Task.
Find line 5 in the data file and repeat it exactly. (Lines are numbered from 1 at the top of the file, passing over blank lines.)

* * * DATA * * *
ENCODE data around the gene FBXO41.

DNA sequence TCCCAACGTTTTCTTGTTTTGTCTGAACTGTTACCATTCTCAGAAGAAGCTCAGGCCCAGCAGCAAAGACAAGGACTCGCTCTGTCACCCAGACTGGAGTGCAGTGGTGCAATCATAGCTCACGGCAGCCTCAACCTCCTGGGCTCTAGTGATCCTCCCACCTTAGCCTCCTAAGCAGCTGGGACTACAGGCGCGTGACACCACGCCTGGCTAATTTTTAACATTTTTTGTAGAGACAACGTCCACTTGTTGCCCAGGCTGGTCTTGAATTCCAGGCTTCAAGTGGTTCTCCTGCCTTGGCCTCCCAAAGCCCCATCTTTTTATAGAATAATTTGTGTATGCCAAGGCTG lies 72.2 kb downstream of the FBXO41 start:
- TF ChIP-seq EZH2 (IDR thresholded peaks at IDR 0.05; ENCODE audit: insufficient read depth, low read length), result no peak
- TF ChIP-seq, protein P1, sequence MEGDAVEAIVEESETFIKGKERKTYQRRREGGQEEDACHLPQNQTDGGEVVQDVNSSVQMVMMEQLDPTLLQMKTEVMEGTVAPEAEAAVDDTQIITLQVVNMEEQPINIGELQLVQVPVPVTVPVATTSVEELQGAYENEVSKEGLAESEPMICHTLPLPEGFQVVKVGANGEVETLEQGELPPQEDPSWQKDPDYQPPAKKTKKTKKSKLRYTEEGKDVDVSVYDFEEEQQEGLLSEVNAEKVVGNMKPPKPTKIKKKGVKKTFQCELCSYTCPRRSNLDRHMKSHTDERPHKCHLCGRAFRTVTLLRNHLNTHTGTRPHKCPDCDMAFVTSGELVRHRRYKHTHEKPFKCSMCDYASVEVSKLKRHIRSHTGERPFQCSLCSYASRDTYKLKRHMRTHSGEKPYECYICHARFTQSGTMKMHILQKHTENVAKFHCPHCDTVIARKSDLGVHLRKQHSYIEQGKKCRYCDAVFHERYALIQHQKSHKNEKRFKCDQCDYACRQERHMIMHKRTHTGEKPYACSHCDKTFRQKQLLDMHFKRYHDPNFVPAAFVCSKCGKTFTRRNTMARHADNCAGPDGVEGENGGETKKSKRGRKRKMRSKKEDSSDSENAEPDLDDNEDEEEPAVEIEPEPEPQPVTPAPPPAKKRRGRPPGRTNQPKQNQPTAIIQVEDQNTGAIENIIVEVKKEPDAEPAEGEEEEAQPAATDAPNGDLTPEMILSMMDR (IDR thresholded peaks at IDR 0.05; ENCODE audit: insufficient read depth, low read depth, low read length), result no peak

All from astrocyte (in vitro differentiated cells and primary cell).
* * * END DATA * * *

All from astrocyte (in vitro differentiated cells and primary cell).